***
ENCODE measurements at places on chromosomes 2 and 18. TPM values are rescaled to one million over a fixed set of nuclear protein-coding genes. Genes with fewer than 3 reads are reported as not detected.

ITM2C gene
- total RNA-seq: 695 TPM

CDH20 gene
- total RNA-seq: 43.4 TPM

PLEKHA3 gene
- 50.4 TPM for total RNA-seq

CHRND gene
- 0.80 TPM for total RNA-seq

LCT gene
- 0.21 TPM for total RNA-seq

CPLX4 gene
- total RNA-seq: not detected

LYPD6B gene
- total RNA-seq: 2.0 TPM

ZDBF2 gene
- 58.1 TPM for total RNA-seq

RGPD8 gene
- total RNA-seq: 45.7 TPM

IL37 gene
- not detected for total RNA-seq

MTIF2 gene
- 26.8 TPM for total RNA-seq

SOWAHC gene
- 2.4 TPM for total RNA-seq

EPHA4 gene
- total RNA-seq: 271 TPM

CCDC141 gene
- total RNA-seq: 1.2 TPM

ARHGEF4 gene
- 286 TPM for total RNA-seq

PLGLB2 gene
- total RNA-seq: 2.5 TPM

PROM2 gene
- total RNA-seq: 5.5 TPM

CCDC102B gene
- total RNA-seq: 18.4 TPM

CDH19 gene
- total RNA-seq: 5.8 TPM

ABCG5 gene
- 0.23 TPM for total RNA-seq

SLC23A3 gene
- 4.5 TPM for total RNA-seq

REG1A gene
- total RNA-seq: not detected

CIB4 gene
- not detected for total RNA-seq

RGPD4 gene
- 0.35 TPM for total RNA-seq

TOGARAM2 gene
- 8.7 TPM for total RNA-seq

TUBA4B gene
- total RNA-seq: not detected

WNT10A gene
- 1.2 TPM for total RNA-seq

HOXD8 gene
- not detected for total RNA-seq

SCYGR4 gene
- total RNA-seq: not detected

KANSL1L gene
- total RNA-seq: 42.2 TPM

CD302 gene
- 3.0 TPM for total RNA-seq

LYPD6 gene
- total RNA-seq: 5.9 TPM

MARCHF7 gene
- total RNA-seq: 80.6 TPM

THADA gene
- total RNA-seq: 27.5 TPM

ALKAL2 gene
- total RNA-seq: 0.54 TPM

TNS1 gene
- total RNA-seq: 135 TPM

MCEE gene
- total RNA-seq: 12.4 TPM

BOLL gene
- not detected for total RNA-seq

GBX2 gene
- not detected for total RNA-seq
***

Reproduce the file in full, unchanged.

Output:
ENCODE measurements at places on chromosomes 2 and 18. TPM values are rescaled to one million over a fixed set of nuclear protein-coding genes. Genes with fewer than 3 reads are reported as not detected.

ITM2C gene
- total RNA-seq: 695 TPM

CDH20 gene
- total RNA-seq: 43.4 TPM

PLEKHA3 gene
- 50.4 TPM for total RNA-seq

CHRND gene
- 0.80 TPM for total RNA-seq

LCT gene
- 0.21 TPM for total RNA-seq

CPLX4 gene
- total RNA-seq: not detected

LYPD6B gene
- total RNA-seq: 2.0 TPM

ZDBF2 gene
- 58.1 TPM for total RNA-seq

RGPD8 gene
- total RNA-seq: 45.7 TPM

IL37 gene
- not detected for total RNA-seq

MTIF2 gene
- 26.8 TPM for total RNA-seq

SOWAHC gene
- 2.4 TPM for total RNA-seq

EPHA4 gene
- total RNA-seq: 271 TPM

CCDC141 gene
- total RNA-seq: 1.2 TPM

ARHGEF4 gene
- 286 TPM for total RNA-seq

PLGLB2 gene
- total RNA-seq: 2.5 TPM

PROM2 gene
- total RNA-seq: 5.5 TPM

CCDC102B gene
- total RNA-seq: 18.4 TPM

CDH19 gene
- total RNA-seq: 5.8 TPM

ABCG5 gene
- 0.23 TPM for total RNA-seq

SLC23A3 gene
- 4.5 TPM for total RNA-seq

REG1A gene
- total RNA-seq: not detected

CIB4 gene
- not detected for total RNA-seq

RGPD4 gene
- 0.35 TPM for total RNA-seq

TOGARAM2 gene
- 8.7 TPM for total RNA-seq

TUBA4B gene
- total RNA-seq: not detected

WNT10A gene
- 1.2 TPM for total RNA-seq

HOXD8 gene
- not detected for total RNA-seq

SCYGR4 gene
- total RNA-seq: not detected

KANSL1L gene
- total RNA-seq: 42.2 TPM

CD302 gene
- 3.0 TPM for total RNA-seq

LYPD6 gene
- total RNA-seq: 5.9 TPM

MARCHF7 gene
- total RNA-seq: 80.6 TPM

THADA gene
- total RNA-seq: 27.5 TPM

ALKAL2 gene
- total RNA-seq: 0.54 TPM

TNS1 gene
- total RNA-seq: 135 TPM

MCEE gene
- total RNA-seq: 12.4 TPM

BOLL gene
- not detected for total RNA-seq

GBX2 gene
- not detected for total RNA-seq